• Banana in your Fruit Basket by Bo Carter, released 1931, is so clearly about having sex.

    Bossa Nova 
  • Brazilian singer/songwriter Chico Buarque's song "Apesar de você" snuck past the Brazilian military dictatorship's censors by using subtext to hide its true message ("we're really angry at you for being so evil and I'm going to be celebrate the inevitable day comes that the people destroy you") as the love song of a jilted man. The censors only picked up on it after the release, and ever after they paid extra-close attention to the guy's songs, rejecting perfectly innocent songs of his for imagined reasons.
    • His 1971 album Construção barely even bothered with the radar, slipping into Refuge in Audacity. It's completely baffling how such a blatantly anti-government album was released, though perhaps the fact that it was musically based on more traditional samba rather than rock might have helped. Nowadays, it's Vindicated by History and considered one of the greatest Brazilian albums.

    Chanson Française 
  • "Nous les amoureux" ("We the lovers") by Jean-Claude Pascal, the song that landed Luxembourg its first Eurovision win in 1961. Its lyrics are about a relationship between the singer and a lover rejected by everyone else ("They would like to separate us. They would like to hinder us from being happy."), yet shows faith that will be accepted further down the line. As Pascal explained years later, the song was actually about a homosexual relationship, and knowing the topic would have been controversial in The '60s, the lyrics were deliberately ambiguous and avoided any reference to the lovers' genders so that the subtext slipped past listeners.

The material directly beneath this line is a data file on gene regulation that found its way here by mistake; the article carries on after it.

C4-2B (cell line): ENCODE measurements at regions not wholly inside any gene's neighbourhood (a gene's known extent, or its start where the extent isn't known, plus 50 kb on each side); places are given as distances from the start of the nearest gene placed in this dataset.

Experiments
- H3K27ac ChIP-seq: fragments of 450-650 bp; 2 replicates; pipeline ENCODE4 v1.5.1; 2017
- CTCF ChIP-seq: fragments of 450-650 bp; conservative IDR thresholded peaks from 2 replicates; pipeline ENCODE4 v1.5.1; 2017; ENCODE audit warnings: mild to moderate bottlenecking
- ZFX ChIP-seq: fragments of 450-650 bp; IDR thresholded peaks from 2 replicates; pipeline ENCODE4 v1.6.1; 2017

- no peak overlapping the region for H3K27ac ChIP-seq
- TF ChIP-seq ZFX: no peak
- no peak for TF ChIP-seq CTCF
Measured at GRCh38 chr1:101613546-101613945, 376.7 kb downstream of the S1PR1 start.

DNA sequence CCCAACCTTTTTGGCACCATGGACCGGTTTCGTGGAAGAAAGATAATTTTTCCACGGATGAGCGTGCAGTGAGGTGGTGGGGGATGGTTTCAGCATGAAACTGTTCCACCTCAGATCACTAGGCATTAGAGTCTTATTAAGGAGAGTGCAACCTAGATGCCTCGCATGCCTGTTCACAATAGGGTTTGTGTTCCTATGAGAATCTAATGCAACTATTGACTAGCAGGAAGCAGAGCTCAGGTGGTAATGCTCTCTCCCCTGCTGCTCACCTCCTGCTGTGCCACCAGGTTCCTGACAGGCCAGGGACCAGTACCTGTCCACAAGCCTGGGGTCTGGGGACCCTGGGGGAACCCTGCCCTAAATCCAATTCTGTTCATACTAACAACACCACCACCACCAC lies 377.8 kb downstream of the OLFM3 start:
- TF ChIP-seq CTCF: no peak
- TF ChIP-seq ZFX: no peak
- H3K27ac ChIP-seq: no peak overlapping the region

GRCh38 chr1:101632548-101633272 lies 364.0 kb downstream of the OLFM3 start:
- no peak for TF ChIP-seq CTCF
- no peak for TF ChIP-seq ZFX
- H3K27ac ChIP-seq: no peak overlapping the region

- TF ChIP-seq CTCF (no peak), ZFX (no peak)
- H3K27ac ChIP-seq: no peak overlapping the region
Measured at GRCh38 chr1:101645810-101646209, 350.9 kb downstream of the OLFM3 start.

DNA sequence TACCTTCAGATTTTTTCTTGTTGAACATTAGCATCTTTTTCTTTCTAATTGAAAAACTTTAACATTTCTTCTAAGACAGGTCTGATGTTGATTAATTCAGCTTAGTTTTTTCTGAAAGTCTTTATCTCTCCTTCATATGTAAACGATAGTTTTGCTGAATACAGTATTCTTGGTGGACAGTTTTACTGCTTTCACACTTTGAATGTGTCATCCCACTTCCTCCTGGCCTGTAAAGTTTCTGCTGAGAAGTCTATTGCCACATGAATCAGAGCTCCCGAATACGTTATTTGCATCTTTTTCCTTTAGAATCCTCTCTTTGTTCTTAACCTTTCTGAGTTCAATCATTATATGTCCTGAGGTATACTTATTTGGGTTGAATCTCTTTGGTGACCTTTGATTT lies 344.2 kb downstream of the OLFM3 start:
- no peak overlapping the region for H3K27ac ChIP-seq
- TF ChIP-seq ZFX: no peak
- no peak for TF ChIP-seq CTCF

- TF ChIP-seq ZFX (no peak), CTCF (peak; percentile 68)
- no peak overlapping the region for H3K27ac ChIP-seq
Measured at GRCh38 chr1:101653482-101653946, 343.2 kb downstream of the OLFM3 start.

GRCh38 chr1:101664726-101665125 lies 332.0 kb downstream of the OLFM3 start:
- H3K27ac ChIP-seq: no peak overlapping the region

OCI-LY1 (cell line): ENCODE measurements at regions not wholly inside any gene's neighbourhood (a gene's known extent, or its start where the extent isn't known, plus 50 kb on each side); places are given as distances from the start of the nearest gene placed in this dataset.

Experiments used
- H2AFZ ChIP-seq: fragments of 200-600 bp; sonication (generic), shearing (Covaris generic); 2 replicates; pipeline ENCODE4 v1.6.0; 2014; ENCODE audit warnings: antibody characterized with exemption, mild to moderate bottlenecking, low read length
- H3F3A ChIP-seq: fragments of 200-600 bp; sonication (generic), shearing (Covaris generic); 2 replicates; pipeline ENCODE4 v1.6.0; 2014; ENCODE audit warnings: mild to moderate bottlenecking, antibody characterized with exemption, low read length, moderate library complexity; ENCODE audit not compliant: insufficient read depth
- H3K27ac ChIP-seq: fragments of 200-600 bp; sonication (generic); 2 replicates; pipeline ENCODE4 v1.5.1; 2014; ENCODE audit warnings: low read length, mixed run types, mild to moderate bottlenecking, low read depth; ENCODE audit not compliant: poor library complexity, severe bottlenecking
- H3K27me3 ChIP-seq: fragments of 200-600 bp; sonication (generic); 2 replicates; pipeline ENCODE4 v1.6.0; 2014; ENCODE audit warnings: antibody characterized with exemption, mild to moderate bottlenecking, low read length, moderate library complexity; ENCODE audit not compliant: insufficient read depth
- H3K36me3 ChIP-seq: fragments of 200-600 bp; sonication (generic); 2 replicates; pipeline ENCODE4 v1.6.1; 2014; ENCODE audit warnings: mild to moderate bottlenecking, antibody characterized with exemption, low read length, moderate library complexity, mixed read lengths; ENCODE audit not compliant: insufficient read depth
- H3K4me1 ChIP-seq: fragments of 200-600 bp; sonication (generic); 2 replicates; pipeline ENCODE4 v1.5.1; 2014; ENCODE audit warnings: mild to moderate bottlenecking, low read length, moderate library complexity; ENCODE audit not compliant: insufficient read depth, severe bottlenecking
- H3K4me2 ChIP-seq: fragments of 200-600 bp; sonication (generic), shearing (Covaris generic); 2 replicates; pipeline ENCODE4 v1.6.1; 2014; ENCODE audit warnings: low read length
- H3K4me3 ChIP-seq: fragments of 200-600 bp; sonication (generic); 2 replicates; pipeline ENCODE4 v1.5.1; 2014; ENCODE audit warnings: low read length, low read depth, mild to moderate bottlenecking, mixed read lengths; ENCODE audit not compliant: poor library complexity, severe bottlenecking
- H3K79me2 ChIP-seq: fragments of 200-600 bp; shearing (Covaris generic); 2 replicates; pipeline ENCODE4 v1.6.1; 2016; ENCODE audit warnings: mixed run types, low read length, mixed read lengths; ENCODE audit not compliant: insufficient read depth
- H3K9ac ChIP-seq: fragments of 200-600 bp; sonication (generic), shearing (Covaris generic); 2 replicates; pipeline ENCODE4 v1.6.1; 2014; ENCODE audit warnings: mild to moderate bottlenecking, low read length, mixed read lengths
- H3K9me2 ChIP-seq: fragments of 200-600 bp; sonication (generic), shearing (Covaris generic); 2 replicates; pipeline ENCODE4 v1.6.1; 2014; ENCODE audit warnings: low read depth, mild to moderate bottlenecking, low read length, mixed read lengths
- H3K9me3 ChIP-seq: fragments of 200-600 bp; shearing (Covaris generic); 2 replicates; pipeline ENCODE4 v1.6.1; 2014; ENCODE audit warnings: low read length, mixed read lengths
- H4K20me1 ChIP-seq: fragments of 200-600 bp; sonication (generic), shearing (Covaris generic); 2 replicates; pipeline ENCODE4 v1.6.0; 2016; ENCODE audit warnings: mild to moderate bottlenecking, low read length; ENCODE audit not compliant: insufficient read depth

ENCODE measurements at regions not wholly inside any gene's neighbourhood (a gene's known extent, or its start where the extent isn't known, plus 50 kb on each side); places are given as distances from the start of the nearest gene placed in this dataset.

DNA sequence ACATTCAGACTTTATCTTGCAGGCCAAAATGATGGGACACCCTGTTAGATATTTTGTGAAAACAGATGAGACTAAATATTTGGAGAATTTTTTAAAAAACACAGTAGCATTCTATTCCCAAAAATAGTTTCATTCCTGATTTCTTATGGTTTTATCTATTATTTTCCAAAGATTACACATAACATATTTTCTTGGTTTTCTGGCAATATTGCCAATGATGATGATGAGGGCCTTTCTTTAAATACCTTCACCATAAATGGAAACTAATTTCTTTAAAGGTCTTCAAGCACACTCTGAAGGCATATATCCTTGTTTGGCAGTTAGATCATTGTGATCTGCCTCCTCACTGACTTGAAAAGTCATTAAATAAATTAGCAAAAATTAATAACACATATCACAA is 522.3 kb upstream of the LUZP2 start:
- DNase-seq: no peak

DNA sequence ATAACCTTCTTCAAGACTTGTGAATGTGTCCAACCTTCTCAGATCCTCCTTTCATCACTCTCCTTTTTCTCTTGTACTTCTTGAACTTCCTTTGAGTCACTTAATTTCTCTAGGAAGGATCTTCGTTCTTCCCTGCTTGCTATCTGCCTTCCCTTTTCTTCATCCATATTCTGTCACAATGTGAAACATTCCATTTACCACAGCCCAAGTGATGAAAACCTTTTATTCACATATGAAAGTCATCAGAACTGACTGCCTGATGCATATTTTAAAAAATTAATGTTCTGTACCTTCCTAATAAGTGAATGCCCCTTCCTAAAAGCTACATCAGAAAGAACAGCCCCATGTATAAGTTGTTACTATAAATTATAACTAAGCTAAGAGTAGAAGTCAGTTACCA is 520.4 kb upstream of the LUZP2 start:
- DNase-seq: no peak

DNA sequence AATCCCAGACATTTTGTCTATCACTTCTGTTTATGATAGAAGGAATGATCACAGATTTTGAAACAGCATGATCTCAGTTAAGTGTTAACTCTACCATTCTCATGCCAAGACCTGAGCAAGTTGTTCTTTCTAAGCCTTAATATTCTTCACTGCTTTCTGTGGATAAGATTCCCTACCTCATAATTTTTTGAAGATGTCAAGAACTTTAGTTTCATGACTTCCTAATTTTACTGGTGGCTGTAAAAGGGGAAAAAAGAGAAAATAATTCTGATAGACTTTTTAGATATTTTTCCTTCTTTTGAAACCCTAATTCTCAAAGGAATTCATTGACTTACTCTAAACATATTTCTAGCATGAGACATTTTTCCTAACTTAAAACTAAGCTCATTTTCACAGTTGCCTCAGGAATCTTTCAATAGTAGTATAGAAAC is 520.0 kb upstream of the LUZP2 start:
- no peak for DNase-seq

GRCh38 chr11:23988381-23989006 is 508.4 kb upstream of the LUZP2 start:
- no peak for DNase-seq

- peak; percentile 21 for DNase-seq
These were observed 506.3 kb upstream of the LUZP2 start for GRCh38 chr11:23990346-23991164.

Christian Rock 
  • The song "Wolves" by Chasing Victory mentions a "girl in a short skirt showing off her assets". Pretty tame by normal standards, but this is a CHRISTIAN ROCK band.
  • Jars of Clay's song "Heaven" may very well be the only song about sex to ever become a Christian radio single.
  • P.O.D., a band known for overtaking Stryper as the Trope Codifier for Christian Rock bands attaining mainstream success in the late 90's/early 00's, is in general fairly brash lyrically in comparison to other Christian rock bands, albeit mild in comparison to secular bands sharing P.O.D.'s Nu Metal designation. The band controversially sidestepped the Christian rock radar entirely by including a Precision F-Strike in the song "I Am," appearing on the album Murdered Love (heavily edited in most versions of the album). Before expressly including a profanity in one song's lyrics, however, the band got several mild vulgarities past the radar, including "hell yeah" and "I don't give a damn" on "If It Wasn't for You" and "Kaliforn-Eye-A," respectively. More explicit (yet somehow more often overlooked) examples of vulgarity in P.O.D.'s lyrics include the line "we tore the roof off this mother" (presumably an abbreviation of "motherfucker") from "Lights Out" and the entirety of "On the Grind," an ominous excursion into Gangsta Rap territory in which a guest rapper brags of his ability to "break the hymen on ears" and explicit references to street violence and pimping appear elsewhere. Finally, the pre-major label P.O.D. song "Live and Die" samples the line "And here's the plot: takin' niggaz out with a flurry of buckshots" from N.W.A's "Gangsta Gangsta."